Mon, Nov 9, 2020

Netanyahu must adapt to the new Washington

MENASource by Carmiel Arbit

Iran Middle East Politics & Diplomacy

Israel's Prime Minister Benjamin Netanyahu (L) shakes hands with U.S. Vice President Joe Biden during their meeting at Netanyahu's residence in Jerusalem March 9, 2010. Biden assured Israel on Tuesday of Washington's commitment to its security and said the agreed resumption of Israeli-Palestinian talks provided a "moment of real opportunity" for peace. REUTERS/Ronen Zvulun

After four red hot years under the Trump administration, during which Prime Minister Benjamin Netanyahu scored sizable victories—the United States recognized Israel’s sovereignty over the Golan Heights, moved its Embassy to Jerusalem, rolled out a favorable “peace” agreement, and helped underwrite normalization with three of its neighbors—the accession of President-elect Joe Biden to the White House will usher in an uncertain era in US-Israel relations. The “bromance” between Netanyahu and Trump has alienated Democrats and a deliberate strategy of partisan politics has left Netanyahu in an unenviable position if he earnestly wants to continue the momentum gained over the past four years. The question now is whether the Israeli prime minister wants to put his country’s interests above his own. 

Partisan politics are a dangerous game, one that Netanyahu has played with gumption. The prime minister’s partisan fight with the left long predates the Donald Trump presidency: a bitter dispute with President Bill Clinton over the peace process almost cost him the election in 1996. During the Barack Obama administration, he relied on Congress to serve as a foil when disagreements arose. While Netanyahu still secured the largest US security assistance package in history and successfully leveraged tensions for personal political gains at home, his behavior cost Israel leverage on critical issues—including Iran.  

A Biden presidency offers Netanyahu an opportunity to reset the tone with the party. Biden is a foreign policy centrist with a nostalgic view of Israel that is increasingly rare in the Democratic party. A longtime supporter of the US-Israel relationship, his track record in Congress on pro-Israel legislation was, for the most part, sterling. He was hailed as the friend Israelis could turn to even during moments of peak tension with President Obama.  

But Netanyahu mustn’t get too comfortable: Biden’s policy objectives will not necessarily mirror his own. Unlike Trump, he is poised to resuscitate the Palestinian cause, however modestly. He is also likely to pursue some form of rapprochement with Iran to salvage the Joint Comprehensive Plan of Action (JCPOA). The foreign policy consensus is also shifting.  Americans on both sides of the aisle want to reduce our involvement in the Middle East.  Democrats, including close friends of Israel among them, are advocating for restraint, diplomacy, and multilateralism—approaches that grind at the Israelis. The economic toll of the coronavirus pandemic is likely to sharpen these trends and foreign aid will not be immune from spending cuts. Aid to Israel could endure new scrutiny.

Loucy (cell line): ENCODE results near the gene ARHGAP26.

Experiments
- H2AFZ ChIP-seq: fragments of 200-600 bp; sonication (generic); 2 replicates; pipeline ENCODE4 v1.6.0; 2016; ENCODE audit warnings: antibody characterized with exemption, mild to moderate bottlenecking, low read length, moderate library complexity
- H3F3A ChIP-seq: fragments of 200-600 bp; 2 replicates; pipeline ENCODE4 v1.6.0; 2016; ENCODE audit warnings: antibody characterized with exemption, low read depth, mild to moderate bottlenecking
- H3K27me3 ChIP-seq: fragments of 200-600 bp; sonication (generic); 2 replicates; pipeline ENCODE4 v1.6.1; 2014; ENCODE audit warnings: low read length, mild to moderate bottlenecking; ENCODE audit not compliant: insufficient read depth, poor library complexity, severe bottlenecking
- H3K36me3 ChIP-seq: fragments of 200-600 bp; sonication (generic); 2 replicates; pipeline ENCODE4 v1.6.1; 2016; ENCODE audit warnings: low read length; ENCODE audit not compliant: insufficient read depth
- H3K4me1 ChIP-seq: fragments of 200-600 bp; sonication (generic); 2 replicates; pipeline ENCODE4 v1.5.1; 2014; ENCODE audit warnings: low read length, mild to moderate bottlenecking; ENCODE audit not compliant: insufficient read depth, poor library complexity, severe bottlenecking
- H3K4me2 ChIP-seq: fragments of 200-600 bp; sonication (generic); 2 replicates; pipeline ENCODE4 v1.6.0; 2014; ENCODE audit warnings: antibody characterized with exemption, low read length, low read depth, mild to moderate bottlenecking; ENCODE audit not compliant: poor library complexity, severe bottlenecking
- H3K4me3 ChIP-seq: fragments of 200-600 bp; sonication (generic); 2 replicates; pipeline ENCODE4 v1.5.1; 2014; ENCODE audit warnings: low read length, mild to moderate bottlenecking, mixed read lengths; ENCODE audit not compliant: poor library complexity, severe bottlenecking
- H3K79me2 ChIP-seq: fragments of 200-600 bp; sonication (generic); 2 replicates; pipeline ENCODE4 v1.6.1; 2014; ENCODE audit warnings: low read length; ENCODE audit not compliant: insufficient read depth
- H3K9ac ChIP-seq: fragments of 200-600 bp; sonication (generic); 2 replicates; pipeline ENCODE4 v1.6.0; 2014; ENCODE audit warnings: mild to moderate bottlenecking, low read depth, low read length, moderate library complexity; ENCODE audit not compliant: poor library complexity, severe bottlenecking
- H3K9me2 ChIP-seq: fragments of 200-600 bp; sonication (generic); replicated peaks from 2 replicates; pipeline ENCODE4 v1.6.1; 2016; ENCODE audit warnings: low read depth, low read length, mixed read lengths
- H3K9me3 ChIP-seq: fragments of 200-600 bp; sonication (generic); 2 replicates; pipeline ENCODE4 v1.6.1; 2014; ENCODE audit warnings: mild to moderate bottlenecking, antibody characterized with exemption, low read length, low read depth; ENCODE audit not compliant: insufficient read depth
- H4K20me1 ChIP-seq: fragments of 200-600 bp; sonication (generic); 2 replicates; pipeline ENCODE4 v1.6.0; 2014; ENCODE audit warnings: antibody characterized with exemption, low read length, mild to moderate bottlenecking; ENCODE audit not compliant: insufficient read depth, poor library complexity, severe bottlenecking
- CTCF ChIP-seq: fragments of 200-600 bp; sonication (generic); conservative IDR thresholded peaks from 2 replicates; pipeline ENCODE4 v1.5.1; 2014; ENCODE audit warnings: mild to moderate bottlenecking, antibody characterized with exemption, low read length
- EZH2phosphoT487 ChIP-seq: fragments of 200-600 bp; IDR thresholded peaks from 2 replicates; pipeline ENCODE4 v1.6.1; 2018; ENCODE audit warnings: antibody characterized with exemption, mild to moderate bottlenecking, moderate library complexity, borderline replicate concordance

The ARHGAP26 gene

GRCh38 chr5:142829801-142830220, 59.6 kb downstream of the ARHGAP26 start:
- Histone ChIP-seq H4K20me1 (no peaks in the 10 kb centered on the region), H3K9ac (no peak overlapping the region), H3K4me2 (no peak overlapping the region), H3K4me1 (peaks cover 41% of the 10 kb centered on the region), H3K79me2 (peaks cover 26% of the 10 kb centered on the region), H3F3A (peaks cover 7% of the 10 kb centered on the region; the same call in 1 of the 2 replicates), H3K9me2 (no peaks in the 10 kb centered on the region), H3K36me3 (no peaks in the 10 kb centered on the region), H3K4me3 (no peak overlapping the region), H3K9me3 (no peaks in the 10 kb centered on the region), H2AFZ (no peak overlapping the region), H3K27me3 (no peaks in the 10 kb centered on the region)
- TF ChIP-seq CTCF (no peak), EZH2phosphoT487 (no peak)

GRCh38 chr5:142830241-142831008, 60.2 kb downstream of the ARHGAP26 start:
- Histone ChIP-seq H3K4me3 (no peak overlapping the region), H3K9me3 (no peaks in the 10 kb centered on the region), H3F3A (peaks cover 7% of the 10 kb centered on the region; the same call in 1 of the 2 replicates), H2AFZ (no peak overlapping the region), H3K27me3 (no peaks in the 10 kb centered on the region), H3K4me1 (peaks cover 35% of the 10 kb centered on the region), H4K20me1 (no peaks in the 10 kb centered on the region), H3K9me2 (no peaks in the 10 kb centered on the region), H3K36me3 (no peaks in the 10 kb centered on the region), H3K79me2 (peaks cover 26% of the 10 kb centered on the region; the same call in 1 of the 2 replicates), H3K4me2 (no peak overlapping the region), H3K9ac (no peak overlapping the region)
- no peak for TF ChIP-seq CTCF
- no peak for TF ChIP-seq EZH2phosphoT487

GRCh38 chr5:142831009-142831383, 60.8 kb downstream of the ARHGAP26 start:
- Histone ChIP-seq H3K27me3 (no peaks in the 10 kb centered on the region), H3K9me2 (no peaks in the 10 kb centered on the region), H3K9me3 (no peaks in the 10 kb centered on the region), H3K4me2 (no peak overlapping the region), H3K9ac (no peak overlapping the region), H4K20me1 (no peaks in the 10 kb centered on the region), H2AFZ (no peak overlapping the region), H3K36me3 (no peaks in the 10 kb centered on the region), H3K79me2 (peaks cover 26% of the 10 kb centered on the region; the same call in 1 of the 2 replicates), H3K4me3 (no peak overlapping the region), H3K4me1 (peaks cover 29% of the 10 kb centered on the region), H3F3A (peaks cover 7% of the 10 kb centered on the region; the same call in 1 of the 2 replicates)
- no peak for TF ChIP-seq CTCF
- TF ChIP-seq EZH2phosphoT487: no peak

Congress may no longer offer Netanyahu the same refuge he once enjoyed. The landscape on the Hill is shifting: pro-Israel stalwarts on both sides of the aisle are retiring by choice or force.  Eliot Engel (D-NY) and Nita Lowey (D-NY), tireless Israel advocates who chaired the powerful House Committees on Foreign Affairs and Appropriations, respectively, which were key in advancing a pro-Israel agenda, will not return in 2021. Their expected replacements are unlikely to prioritize pro-Israel legislation with the same zeal. Less friendly faces are also moving up in the ranks; Congresswomen Betty McCollum (D-MN) and Barbara Lee (D-CA), who have clashed openly with the pro-Israel community, will both assume influential roles in budgeting aid for Israeli security and its myriad pet projects. In the Senate, Patrick Leahy (D-VT), who has tangled with Israel over human rights concerns, will lead the Democrats in Appropriations. Support for Israel remains a consensus issue on the Hill, but the contours of that support are shifting. Policy makers differentiate support for Israel with support for its leadership. Convincing them to reconcile the two will not be easy. 

The 2020 US presidential election may be the splash of cold water needed to chasten Netanyahu. If the prime minister wants to advance Israel’s interests in the new Washington—or at least have a seat at the table as critical decisions affecting the region are made—he will need to moderate his behavior. A conciliatory tone, including a warm embrace of Biden, is a good start.

If Netanyahu hopes to build bridges to Democratic offices, toning down his incendiary rhetoric at home will help. Exercising restraint in the West Bank, including freezing settlement construction—particularly outside the security barrier—and extending meaningful concessions to the Palestinians will also go a long way. It would also be good, moral policy. And, if his imperiled government survives, he should swallow his pride and leverage moderate coalition partners like Benny Gantz, who Democrats are willing and even eager to work with. Americans on both sides of the aisle value the US-Israel relationship, but they’re tired of Netanyahu’s kowtowing to the right—in Jerusalem and in Washington. It’s time to adapt to a new landscape. If not, Netanyahu and Israel could be in for a chilly four years.

Carmiel Arbit is a nonresident senior fellow for Middle East Programs at the Atlantic Council, and a co-founder of Key Bridge Strategies. She researches and writes on US-Israel relations and has consulted for NGOs around the world, including in Israel and the Palestinian Territories.